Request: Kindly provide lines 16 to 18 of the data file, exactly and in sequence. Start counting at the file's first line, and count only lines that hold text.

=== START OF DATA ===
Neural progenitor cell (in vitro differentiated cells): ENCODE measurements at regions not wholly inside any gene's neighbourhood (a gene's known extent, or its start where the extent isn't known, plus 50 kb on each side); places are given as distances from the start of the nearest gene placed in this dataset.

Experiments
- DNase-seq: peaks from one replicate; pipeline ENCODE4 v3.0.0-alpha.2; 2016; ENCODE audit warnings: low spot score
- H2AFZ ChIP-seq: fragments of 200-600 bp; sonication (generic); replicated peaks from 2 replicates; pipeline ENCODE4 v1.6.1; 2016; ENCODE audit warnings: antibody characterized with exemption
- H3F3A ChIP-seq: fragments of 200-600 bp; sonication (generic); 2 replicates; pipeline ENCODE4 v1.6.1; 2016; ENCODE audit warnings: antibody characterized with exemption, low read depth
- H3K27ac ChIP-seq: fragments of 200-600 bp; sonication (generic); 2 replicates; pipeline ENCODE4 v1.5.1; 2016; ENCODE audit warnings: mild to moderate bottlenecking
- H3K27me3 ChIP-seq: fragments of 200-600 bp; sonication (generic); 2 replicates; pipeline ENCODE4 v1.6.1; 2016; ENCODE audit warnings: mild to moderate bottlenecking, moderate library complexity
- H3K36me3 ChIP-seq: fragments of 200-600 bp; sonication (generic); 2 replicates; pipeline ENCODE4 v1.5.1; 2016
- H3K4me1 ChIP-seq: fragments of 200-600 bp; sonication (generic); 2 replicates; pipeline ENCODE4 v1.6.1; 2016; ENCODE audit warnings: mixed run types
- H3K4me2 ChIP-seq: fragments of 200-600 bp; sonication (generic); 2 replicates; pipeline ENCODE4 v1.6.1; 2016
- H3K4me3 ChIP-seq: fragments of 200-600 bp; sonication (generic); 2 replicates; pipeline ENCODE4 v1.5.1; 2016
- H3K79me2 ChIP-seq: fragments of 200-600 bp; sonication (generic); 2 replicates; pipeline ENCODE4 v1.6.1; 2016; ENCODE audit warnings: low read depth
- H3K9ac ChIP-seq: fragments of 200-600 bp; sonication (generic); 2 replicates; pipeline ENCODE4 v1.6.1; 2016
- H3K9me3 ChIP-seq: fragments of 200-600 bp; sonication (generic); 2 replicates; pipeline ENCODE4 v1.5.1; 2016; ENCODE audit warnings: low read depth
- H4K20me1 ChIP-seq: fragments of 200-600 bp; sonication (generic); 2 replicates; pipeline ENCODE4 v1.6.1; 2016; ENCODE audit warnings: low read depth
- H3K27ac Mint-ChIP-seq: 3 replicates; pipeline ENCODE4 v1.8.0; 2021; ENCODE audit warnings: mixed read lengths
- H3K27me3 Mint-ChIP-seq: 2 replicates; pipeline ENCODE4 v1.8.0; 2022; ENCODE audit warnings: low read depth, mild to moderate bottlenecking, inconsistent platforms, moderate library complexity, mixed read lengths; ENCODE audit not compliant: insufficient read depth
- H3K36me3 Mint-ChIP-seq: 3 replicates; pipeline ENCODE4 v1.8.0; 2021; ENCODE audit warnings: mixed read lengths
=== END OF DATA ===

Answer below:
- H3K27ac Mint-ChIP-seq: 3 replicates; pipeline ENCODE4 v1.8.0; 2021; ENCODE audit warnings: mixed read lengths
- H3K27me3 Mint-ChIP-seq: 2 replicates; pipeline ENCODE4 v1.8.0; 2022; ENCODE audit warnings: low read depth, mild to moderate bottlenecking, inconsistent platforms, moderate library complexity, mixed read lengths; ENCODE audit not compliant: insufficient read depth
- H3K36me3 Mint-ChIP-seq: 3 replicates; pipeline ENCODE4 v1.8.0; 2021; ENCODE audit warnings: mixed read lengths